2.     You can define a new problem that hasn’t been tackled before. To do so, you will need to define a benchmark for this problem and show in your project that existing approaches for other problems are either not appropriate, or that they fail badly due to some inherent limitation. You don’t need to evaluate every single possible approach, just the most appropriate ones. E.g., you want to estimate the location of the light source in a scene.

3.     You can take existing problems and existing solutions, but you want to use this to solve an important problem / answer an important question in a different field. The standard here is the standard of your field: how well do you do compared to prior work? You can also use this application as a way of commenting on how accurate existing computer vision solutions are and where they fail. E.g., you want to track people to navigate around them in a robotics problem.

4.     You can take existing problems and existing solutions but evaluate them in a different way to expose limitations that haven’t been thought of before. The standard here is that you should discover some limitation that was not known before and suggest ways of removing that limitation. An example of this is audits for racial bias the way Joy Buolamwini and Timnit Gebru did in the gender shades project. Another example is evaluating segmentation algorithms for how well they predict the boundaries of each object.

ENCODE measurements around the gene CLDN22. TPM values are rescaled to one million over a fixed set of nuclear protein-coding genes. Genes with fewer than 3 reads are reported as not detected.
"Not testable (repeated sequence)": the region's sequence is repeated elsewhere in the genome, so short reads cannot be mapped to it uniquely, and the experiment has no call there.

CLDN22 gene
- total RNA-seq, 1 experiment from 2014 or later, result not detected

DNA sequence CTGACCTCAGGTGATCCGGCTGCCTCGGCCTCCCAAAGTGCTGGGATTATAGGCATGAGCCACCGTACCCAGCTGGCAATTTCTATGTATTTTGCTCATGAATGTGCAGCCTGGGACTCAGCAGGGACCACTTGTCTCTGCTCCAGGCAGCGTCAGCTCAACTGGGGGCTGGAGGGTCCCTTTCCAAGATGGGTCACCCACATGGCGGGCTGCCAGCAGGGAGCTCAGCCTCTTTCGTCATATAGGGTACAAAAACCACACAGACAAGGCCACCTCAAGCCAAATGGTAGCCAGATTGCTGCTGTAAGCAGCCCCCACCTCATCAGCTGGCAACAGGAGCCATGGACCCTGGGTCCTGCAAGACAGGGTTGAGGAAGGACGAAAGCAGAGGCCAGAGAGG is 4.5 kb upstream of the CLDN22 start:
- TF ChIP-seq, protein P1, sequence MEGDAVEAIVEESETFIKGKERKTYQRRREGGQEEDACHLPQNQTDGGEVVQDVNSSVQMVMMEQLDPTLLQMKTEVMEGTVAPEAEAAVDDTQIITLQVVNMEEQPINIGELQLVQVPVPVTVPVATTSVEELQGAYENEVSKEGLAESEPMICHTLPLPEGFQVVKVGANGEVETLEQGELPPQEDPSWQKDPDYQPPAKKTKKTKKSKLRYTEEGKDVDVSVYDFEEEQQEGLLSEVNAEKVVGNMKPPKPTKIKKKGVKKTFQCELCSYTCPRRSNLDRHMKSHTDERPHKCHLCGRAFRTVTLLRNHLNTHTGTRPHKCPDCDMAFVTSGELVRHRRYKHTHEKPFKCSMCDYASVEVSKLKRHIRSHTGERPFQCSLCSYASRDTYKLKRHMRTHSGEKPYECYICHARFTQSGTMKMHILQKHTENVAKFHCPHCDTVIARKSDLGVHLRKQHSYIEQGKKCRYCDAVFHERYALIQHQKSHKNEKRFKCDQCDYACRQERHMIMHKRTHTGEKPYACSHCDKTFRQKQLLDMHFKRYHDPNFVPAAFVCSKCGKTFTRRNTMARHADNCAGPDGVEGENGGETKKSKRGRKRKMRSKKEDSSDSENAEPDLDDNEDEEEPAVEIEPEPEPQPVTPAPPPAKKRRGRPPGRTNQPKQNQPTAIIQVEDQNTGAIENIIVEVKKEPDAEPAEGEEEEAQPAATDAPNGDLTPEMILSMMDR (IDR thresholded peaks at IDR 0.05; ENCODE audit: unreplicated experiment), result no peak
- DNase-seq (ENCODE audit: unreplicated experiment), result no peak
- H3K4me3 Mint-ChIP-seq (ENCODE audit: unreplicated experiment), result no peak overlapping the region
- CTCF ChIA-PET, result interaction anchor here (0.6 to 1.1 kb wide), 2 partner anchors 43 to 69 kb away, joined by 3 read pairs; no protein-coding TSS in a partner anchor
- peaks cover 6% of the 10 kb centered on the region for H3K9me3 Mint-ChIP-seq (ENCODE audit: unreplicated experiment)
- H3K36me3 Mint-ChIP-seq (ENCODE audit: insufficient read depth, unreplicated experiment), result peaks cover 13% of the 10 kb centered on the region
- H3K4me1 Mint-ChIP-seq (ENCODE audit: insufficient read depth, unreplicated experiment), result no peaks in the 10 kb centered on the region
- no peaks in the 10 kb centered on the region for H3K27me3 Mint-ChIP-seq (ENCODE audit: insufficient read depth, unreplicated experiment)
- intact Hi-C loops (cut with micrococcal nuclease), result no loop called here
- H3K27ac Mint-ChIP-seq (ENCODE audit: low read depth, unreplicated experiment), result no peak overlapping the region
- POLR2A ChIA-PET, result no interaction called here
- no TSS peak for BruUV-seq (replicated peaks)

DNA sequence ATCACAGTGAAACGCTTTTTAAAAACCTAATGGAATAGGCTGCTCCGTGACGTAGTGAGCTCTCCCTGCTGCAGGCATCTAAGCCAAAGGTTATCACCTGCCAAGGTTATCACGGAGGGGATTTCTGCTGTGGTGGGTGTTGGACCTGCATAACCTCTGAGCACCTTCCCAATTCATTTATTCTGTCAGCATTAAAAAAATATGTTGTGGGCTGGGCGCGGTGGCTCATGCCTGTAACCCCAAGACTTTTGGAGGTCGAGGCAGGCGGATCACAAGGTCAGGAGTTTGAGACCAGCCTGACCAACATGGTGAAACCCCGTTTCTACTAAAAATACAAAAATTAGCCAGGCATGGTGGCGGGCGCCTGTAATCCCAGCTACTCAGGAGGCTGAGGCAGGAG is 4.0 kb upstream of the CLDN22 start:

5.     Other kinds of projects are fine too, if they satisfy the key criterion above.



Grading rubrics


Project Proposal

1.     Clarity of writing [5 points]

2.     Concreteness of plan [6 points]

3.     Coverage of prior work [6 points]

4.     Appropriate scope [3 points]


Extended abstract

1.     Clarity of writing [5 points]

2.     Coverage of prior work [5 points]

3.     Correctness of approach / experimental setup [6 points]

4.     Sufficient progress towards goal [4 points]



1.     Correct summary [5 points]

2.     Technical quality of suggestions [6 points; 2 for each suggestion]

3.     Politeness and respect for authors [4 points]



1.     Clearly specified problem / research question [5 points]

2.     Clearly identified limitations of prior work [3 points]

3.     Clearly communicated approach and results [7 points]



1.     Clarity of writing [5 points]

2.     Coverage of prior work [5 points]

3.     Correctness of approach / experimental setup [5 points]

4.     Incorporation of meta reviews where possible [5 points]

5.     Discussion and interpretation of results [5 points]

6.     Significance of contribution [5 points]



Grading scale


Roughly speaking, we will keep the following absolute scale:


1.     [90, 100] : A

2.     [80, 90) : A-

3.     [55, 80) : B+

4.     [45, 55) : B

5.     [35, 45) : B-

6.     < 35 : C+


You are guaranteed a grade of C+ if you show up to class. You will likely get at least a B+ if you do some relevant project.

A+ grades will be reserved for students who (a) qualify for an A, and (b) either did exceptional projects, or were exceptional in class discussions.